Why and how Coins.ph can improve retention in the next 60 days

Isn’t bitcoin a scam?

That’s what my aunt asked me when I mentioned wanting to work for Coins.ph, which I consider the most promising tech startup in the Philippines.

Is it a scam? For five minutes, I talked about why it’s not a scam, that the Philippine Peso is not safer than bitcoin, and why she should be taking bitcoin as seriously as she should’ve taken the internet in the 90's.

And she said, “Eh?”

Consider this —

In my Viber group of 12 friends, my friend JM messaged to say he already booked a hotel for our annual Christmas party. He made the upfront payment of P10,800 and told us to reimburse him via bank transfer.

Ugh. I have a BDO bank account. I use Paypal to bill my foreign clients. I use Splitwise when I’m in the US. I consider myself tech savvy… But ugh. I’ve tried and failed to “enroll” my mom’s account into my online BDO account. Three times! The difficulty — whether perceived or real — of sending money to JM’s bank account is too high for me!

While I felt guilty for imposing a financial burden on him, I didn’t pay him until 1 month (!) later, when we saw each other. In cash.

Contrast that to when I had dinner with my friend who uses Coins—

While waiting for our tan tan mien, he demoed the Coins app to me by firing up his phone and typing my mobile number. I received a text message saying I just received P50. And I didn’t even have a Coins account! Amazing.

All this to say… I want Coins to succeed. It makes financial transactions easier, cheaper, and more accessible. Everybody wins.

And I believe it can succeed, but only if we market it — especially a product like this that’s truly innovative and therefore distrusted by default — the right way.

My theory is that, right now:

  • Coins.ph made the right decision to disassociate itself from the distrusted “bitcoin” messaging. (I don’t need to know PHP and Java to get value from Facebook.)
  • The challenge: How do they stop using the bitcoin messaging when they are getting hundreds of daily sign ups from “refer a friend for free bits”-driven referrals? I believe these sign up numbers are vanity metrics. They’re acquiring users who sign up out of curiosity, yes, but will never actually use the service and do not move the needle.
  • The key is to focus on engagement and retention: Ignore dabblers. Identify users who already understand the core value proposition (easier and cheaper financial transactions) and drive specific behaviors to increase the total value of their transactions, especially with non-users.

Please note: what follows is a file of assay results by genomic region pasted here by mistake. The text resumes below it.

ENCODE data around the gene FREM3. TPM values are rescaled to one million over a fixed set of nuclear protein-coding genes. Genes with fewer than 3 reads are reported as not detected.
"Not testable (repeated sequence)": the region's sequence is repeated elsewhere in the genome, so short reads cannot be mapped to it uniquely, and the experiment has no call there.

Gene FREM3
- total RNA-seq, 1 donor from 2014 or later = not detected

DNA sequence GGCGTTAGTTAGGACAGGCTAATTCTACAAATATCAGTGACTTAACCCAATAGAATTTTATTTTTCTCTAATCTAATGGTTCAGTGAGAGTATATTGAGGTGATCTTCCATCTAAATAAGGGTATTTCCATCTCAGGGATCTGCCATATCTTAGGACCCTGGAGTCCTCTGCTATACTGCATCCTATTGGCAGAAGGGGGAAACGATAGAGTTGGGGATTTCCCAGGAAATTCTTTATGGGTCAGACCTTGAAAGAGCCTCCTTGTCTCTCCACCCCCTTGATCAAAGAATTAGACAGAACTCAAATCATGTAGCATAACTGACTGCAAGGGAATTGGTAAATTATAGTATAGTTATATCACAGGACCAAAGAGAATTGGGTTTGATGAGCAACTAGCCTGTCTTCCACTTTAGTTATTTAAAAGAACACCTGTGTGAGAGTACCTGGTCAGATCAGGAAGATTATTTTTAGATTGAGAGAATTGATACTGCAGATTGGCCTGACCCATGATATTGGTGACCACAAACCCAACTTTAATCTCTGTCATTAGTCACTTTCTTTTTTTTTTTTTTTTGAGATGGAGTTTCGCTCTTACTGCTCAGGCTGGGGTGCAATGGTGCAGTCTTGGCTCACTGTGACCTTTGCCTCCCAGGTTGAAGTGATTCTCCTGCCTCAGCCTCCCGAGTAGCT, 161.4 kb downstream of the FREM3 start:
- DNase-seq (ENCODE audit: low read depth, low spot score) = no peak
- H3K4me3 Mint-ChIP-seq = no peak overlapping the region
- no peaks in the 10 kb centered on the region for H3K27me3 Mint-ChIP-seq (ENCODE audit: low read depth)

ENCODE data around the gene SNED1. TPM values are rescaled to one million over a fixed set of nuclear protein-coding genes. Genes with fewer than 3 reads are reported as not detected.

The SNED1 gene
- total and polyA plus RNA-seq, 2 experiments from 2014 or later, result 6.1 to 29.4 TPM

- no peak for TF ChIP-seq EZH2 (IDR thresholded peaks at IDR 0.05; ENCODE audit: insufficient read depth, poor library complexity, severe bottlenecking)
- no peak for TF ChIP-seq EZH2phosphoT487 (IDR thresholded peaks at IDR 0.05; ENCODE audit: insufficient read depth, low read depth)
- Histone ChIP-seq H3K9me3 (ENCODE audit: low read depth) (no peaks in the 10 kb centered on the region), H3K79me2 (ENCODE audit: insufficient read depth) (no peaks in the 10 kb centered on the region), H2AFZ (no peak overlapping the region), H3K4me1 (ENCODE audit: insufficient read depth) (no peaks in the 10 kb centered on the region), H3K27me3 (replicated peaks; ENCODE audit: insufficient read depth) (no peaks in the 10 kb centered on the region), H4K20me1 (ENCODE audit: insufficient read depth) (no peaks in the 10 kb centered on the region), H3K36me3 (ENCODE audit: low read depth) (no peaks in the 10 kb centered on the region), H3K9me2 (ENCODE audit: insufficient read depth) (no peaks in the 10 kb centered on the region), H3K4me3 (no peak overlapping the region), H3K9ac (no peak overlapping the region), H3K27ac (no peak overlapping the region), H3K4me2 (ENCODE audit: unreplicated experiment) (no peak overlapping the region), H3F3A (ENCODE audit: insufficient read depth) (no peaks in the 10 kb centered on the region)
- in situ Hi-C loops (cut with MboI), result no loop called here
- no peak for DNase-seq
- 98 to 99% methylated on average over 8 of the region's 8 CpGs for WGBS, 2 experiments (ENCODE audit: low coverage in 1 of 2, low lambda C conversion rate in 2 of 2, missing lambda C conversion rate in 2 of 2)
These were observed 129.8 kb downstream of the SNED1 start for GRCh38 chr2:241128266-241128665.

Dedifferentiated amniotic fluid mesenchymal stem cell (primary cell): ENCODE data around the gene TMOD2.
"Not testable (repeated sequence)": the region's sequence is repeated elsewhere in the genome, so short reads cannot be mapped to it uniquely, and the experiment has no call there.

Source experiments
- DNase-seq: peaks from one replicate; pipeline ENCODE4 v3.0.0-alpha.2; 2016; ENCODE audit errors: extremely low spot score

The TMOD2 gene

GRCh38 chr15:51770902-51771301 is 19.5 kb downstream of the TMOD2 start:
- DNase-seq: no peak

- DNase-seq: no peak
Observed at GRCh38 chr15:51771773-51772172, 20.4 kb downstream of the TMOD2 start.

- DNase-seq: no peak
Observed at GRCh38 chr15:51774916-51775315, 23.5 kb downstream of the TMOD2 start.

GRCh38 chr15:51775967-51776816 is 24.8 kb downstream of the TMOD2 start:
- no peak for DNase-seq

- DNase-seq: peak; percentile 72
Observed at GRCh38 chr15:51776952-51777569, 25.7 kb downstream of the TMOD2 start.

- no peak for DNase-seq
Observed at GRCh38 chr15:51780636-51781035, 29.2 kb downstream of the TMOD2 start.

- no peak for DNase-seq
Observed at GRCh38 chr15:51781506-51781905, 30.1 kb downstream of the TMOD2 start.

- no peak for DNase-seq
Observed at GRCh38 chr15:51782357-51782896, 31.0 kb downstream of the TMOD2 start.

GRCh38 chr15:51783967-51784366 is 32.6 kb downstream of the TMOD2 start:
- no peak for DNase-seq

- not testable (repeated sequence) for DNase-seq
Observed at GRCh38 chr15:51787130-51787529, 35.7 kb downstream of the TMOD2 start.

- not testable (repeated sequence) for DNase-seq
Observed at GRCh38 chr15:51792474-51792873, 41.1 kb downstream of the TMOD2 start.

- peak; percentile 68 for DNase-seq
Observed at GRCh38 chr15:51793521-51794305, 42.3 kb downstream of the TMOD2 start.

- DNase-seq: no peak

By doing this, Coins can parlay the trust of its early adopters to the mainstream, the same way Facebook’s early adopters “poked” me into abandoning my Friendster testimonials for Facebook.

Besides, retention drives all other metrics:

  • Acquisition becomes natural and inexpensive. Rabid users find and create new users for you.
  • Activation definitely improves. People don’t land on the site cold. They’re there because their friend just sent them money.
  • Retention and referral — The more people transact in bitcoin, the more people will transact in bitcoin.
  • Revenue — Well…
The more liquid that Bitcoin becomes, the more trade it can absorb, the more it can be used as a medium of exchange, and the easier it will become to profit from a Bitcoin-based service.
How to Market Bitcoin” by the Nakamoto Institute

Here’s what I’d do in the next 60 days to improve retention in Coins.ph.

Experiment design

Objectives and key results

Objective: Increase retention of active Coins users, which can be measured by total value of transactions made using Coins.

In general, the inputs that affect total transaction value are (1) the number of users who transact in Coins, (2) the number of transactions / user, and (3) average value of each transaction.

Hence, the equation: Total transaction value = (# users who send Coins) * (# transactions / user) * (Avg value / transaction)

Key results:

  1. Increase # users who send Coins by 30%
  2. Increase # transactions / user made via Coins by 30%
  3. Increase average amount / transaction by 30%

30% is arbitrary, but improving 30% across the board will more than double the total value (119.7% increase).

Data gathering and brainstorming (Days 1–30)

Qualitative — Email and talk to customers 1:1:

Preventing churn: You signed up for an account but why did you never use it? You buy load and / or pay bills all the time, why not send money to friends? You sent money to a friend once, why did you stop? You used Coins to remit money once, why did you stop?

Encouraging motivation: When you receive a remittance, what are the first three things you pay for? Thanks for using Coins to send money to friends, what’s the main reason you use it?

Quantitative: Look at data and survey customers.

Among active Coins users… what gadget do they use? Do they have 3G on all the time? What made them sign up? What are the highest value / highest frequency / most regular transactions made over Coins?

Once we get the data, we might find that there are two user archetypes that are most active on Coins:

  • Unbanked remittance recipients who have no choice but to transact in cash
  • Yuppies who find it a hassle to use traditional banking services